Designer: Rich Gain
Playtime: 45-60 Minutes
Kamigami Battles is a deckbuilding game for 2-5 players. The game features gods and other mighty figures from various pantheons. Now that many of the world’s significant religions have been covered, it’s time to get a little spooky. Rise of the Old Ones is a new base game for the franchise, incorporating various Lovecraftian figures, including Cthulu.
How To Play
Anyone familiar with deck-builders should be comfortable with Kamigami Battles‘ rules. Each player will get to draft a deity from Greek or Norse mythology that gives the player unique abilities to build around. After getting their unique abilities, players may also draft a Temple, further allowing them to customize their gameplay.
Players all start with a weak deck filled with cards that are designed to add more cards to the deck. Players can add iconic deities and other mythological figures to their decks throughout the game. These cards have various effects to help them manipulate decks, attack players, or score points. Eventually, players will be attacking each other to deplete their opponents’ score to 0. The winner is either the first person to have a score of 25 or the last player standing.
On each turn, players will start by playing the cards they want to use from their hands. Cards are divided into Warrior, Disciple, and the brand new Artifact cards. Disciples mainly generate faith, which is the currency used to buy more cards. Warriors are essentially utility cards. Some attack, some generate faith, and some defend. Players can play as many disciples as they want from their hand on any given turn but are limited to one warrior a turn. To play extra warriors, players need to chain their warriors based on the colors that each card represents. One card might have red as a primary color, then yellow and green as its secondaries. To play another warrior, the warrior’s primary needs to be one of the two secondary colors. Artifacts are mostly one-time items that can give an edge without worrying about chaining.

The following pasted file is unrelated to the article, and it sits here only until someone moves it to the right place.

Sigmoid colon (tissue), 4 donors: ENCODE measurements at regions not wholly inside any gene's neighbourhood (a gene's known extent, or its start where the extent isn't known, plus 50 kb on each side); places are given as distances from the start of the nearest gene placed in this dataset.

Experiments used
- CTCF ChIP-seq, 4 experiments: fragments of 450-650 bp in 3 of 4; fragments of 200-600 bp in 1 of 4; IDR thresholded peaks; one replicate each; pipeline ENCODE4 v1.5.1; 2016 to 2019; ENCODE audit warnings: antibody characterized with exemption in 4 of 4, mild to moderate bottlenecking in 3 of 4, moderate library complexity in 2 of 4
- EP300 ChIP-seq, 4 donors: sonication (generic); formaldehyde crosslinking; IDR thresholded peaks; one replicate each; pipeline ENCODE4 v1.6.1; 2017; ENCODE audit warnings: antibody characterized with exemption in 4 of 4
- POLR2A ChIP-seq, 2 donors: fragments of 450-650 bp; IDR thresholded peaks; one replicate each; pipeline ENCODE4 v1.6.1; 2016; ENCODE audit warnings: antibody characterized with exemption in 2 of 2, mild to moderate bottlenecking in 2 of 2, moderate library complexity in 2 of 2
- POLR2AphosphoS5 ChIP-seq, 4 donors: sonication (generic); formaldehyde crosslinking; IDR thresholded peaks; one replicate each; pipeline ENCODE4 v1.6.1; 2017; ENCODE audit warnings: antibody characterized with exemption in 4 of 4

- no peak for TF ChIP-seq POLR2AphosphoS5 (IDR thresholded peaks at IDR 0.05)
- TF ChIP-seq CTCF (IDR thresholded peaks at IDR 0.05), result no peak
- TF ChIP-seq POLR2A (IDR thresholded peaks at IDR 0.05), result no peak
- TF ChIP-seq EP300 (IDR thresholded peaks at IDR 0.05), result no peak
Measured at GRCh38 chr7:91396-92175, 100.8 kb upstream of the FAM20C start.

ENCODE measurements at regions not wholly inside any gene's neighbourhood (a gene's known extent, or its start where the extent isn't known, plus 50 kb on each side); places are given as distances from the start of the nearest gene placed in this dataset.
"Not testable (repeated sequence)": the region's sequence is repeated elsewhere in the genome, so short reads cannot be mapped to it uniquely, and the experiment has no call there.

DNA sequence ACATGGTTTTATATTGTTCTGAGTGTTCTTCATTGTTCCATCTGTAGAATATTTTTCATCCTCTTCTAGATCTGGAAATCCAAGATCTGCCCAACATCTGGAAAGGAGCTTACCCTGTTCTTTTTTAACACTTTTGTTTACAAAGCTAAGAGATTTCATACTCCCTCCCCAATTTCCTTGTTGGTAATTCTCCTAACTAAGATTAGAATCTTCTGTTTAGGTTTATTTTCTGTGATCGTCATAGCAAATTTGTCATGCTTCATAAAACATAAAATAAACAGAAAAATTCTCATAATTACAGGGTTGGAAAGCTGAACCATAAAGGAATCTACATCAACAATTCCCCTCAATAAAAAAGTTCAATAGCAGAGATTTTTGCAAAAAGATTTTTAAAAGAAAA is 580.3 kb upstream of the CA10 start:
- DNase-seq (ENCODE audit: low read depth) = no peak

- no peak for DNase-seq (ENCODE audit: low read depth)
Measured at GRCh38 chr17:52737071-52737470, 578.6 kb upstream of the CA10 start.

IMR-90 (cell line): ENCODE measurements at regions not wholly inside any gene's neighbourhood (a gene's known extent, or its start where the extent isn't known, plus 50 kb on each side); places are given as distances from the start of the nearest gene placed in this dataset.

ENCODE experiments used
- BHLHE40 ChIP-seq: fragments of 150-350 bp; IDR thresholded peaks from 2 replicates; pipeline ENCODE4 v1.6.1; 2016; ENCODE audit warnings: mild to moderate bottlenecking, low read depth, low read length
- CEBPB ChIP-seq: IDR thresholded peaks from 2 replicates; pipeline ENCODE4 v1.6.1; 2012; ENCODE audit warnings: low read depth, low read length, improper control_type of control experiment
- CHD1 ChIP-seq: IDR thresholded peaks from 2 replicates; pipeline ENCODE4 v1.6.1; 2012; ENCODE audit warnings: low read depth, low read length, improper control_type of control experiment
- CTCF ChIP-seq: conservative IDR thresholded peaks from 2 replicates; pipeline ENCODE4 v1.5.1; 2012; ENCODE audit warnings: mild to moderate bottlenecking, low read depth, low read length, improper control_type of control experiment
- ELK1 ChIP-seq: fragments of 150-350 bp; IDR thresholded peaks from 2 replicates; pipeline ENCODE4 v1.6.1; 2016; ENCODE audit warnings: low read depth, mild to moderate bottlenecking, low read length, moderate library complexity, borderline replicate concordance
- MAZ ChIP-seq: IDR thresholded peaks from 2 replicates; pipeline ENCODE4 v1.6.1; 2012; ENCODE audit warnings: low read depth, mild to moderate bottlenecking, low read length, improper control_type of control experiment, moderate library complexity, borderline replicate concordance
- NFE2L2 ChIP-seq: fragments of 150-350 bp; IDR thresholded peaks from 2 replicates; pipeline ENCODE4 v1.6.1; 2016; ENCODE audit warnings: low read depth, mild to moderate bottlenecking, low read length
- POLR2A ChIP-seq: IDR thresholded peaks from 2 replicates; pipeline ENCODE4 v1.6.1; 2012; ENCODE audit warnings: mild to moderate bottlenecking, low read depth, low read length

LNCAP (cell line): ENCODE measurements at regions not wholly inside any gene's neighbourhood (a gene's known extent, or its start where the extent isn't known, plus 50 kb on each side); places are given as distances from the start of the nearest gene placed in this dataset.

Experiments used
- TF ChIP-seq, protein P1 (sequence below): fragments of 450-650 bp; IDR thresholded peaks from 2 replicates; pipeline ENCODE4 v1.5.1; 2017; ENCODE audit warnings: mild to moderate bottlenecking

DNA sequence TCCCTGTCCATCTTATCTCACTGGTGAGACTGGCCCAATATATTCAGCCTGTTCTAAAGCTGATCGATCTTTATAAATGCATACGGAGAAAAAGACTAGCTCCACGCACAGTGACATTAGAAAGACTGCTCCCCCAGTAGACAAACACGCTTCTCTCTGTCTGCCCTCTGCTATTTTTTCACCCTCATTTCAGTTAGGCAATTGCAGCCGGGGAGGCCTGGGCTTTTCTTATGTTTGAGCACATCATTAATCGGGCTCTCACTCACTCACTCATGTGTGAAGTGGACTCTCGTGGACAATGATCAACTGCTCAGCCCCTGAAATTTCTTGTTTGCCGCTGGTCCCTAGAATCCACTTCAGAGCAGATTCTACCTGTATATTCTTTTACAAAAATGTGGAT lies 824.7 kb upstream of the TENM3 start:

After playing the cards, their effects are resolved. Attack cards will deal damage to a specific target, while other cards might interact with decks, and the shop that players get new cards from. Each card has either an “Act” or “React” action. Some have both. Attacks are an example of an Act action. A “React” needs a specific event to happen to play. For example, some cards allow for players to react by blocking incoming damage. Others might let a player score points if certain conditions are met.
After playing cards, players can use the currency they built with the cards in front of them to buy from the shop. Here they will add a new card to the top of the deck, which will likely be used during their next turn. Then all of their played cards go to their discard pile and they draw five more for the next turn.
Pacing and Interactivity